Workers at the Honda plant in Swindon, England, and other workers attended a demonstration on Saturday against the threatened closure of the plant. More than 3,500 workers will lose their jobs if the factory closes, and a further 15,000 workers in the supply chain across the UK will be affected.
Several workers spoke to the World Socialist Web Site about the jobs threat and the way forward to fight the global assault on car workers’ jobs. “We thought Honda was quite a good company but then they suddenly decided to close without informing the workers,” one worker from the plant said. “We heard it from the media before they told us. It seems we are really nothing to them. All these years they have been taking us for a ride.
“We have to do whatever it takes. All of us have rents or mortgages. We won’t be able to pay. It will be very difficult to get a similar job around here.”
Janos, from Ukraine, worked at Honda for 18 months before his contract was terminated last November. “That was it for me,” he said. “The people there were very friendly and helped each other but now they are taking a huge hit. Honda closing has something to do with Brexit but I think companies are preparing for another world economic crisis like 11 years ago. Honda has had good profits so there is no reason to close.”
Jenny from the Plastics Operations section said she had worked in Honda for 14 years. She said the union and company had agreed to get an independent assessor to “look at the finances to see if Honda is shutting out of greed.”
“Unite has had a no-strike agreement right from the start [in 1989] when they first came in. I think they never thought a closure would come about. This is about Honda maximising profits for shareholders.”
Ali, a Honda worker, said it was disappointing so few of the workers were at the demonstration. He explained: “The trouble is that they don’t have much faith in the union. And looking at today’s demonstration you can understand why. Mr [Unite union leader Len] McCluskey says Honda wouldn’t treat Japanese workers like British workers. But Mr McCluskey should ask himself why. His attitude is so pathetic. So, it’s no wonder they treat him with contempt. To admit that the union didn’t even know the factory was going to close is laughable.”
Anna said a closure of the plant would have massive repercussions for Honda workers and the local community. “We need to think about a new world, the new industrial revolution that is taking place. Capitalism doesn’t work for this new world. The working class needs to be organised against global capitalism. We have to have a world where wealth is for the many and not for the few.”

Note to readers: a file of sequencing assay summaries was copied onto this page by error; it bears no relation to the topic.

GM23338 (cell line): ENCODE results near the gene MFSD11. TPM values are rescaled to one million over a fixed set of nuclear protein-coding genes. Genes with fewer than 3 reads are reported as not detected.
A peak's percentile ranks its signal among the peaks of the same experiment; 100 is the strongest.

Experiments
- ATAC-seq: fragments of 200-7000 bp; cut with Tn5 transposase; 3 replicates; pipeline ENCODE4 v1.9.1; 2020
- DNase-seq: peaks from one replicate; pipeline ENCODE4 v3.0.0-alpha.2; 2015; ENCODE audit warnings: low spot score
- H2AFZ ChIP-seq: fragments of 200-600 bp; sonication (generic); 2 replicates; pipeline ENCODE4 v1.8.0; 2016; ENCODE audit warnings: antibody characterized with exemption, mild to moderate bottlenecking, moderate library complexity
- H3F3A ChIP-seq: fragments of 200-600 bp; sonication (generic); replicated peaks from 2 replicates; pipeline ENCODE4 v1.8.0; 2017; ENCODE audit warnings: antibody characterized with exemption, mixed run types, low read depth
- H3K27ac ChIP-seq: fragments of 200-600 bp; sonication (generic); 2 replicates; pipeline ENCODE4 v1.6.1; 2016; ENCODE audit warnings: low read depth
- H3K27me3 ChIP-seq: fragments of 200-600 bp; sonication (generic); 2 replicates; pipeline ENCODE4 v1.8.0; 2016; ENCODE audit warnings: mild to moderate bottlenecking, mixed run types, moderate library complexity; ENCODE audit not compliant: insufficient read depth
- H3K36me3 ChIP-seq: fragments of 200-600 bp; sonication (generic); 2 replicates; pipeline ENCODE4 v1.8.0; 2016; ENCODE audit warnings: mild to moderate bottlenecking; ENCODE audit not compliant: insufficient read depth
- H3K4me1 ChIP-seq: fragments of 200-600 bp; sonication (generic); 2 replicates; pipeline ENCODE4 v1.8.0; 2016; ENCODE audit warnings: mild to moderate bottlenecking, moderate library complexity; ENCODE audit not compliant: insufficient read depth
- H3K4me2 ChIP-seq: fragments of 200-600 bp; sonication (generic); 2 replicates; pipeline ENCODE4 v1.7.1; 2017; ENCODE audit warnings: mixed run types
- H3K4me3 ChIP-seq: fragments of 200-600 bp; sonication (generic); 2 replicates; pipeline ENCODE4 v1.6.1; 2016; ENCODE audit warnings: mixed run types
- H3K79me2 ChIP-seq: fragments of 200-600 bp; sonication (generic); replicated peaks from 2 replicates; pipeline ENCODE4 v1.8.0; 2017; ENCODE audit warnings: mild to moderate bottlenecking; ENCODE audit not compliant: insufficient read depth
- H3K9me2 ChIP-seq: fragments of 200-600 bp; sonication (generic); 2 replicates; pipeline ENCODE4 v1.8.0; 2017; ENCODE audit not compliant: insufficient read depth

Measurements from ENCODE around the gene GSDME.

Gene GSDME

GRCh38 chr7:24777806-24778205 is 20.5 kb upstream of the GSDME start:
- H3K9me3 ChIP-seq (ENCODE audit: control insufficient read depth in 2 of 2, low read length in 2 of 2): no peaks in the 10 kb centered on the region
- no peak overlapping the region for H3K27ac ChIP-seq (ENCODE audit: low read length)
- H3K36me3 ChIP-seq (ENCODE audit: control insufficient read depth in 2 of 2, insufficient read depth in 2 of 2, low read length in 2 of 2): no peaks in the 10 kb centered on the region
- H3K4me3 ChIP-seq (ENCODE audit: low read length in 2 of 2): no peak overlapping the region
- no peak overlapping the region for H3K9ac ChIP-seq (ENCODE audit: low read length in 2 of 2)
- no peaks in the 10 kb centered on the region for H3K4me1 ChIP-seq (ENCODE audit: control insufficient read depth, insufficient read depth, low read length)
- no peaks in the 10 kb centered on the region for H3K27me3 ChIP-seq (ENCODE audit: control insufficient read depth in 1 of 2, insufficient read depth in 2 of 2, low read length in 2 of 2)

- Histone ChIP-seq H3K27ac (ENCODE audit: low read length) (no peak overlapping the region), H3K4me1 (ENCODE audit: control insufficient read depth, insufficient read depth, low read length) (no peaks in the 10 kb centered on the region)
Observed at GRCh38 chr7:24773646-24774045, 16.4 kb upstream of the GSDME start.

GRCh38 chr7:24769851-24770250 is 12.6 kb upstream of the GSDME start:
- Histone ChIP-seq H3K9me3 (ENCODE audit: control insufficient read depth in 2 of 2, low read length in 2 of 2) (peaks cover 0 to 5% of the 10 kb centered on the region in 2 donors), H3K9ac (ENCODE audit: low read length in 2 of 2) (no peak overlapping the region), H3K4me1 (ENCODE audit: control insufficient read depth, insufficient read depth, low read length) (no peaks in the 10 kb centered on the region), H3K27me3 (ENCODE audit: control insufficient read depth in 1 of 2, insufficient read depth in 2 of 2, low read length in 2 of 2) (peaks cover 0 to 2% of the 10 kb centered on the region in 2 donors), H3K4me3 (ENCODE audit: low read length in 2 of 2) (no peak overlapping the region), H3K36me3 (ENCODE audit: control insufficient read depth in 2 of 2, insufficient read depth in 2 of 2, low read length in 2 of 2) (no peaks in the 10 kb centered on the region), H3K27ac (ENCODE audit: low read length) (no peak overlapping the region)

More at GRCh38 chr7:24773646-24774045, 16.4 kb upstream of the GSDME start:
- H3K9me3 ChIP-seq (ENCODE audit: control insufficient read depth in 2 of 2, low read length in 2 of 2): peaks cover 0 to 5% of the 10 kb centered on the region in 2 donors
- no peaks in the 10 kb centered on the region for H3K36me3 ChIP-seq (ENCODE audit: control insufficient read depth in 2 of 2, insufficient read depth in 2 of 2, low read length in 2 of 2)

Archie said: “I hate the way everything today has been geared towards asking the government to help out and save Honda. [Business Secretary Greg] Clark and the Tories don’t care about us. They hate us. They are only getting involved because Honda leaving is a sign that everything is going to collapse after Brexit.
“I think a lot of my mates in the factory don’t want anything to do with the union. In the past they have let pay cuts, redundancies and non-production days happen just so Honda can maintain its huge profits at our expense. It has been blackmail. The company always says we will commit long-term to making cars in Britain if you agree to our terms. Even though it seems Honda is well-controlled there have been wildcat strikes in the past.
“I read your leaflet before the march started and it really made sense to me. I agree it’s impossible to keep our wages and benefits in today’s world when companies are operating across the world. Honda is a global company but there is no equivalent for the workers. The statement from that big union [IndustriALL-Europe] person supporting us was just words. There was no talk of helping us practically or organising something with Honda workers in Europe.
“It’s clear there is a huge reorganisation of the car industry going on in Britain. We’ve seen Jaguar Land Rover and Ford making redundancies. There’s Barden Bearings [a subsidiary of the German company Schaeffler] closing its plant in Plymouth and Llanelli with 800 jobs going. It’s a stampede. And it’s happening across the world.
“The things we have been told today are totally inadequate. The shop stewards on the stage looked terrible. They were standing there with their hands in front of them as if they have already lost.
“I agree something new is needed and your idea of rank-and-file committees looks good. And I agree that they have to spread the word about socialism. I will hand out your leaflets at work and look at that car workers blog [the World Socialist Web Site Autoworker Newsletter].”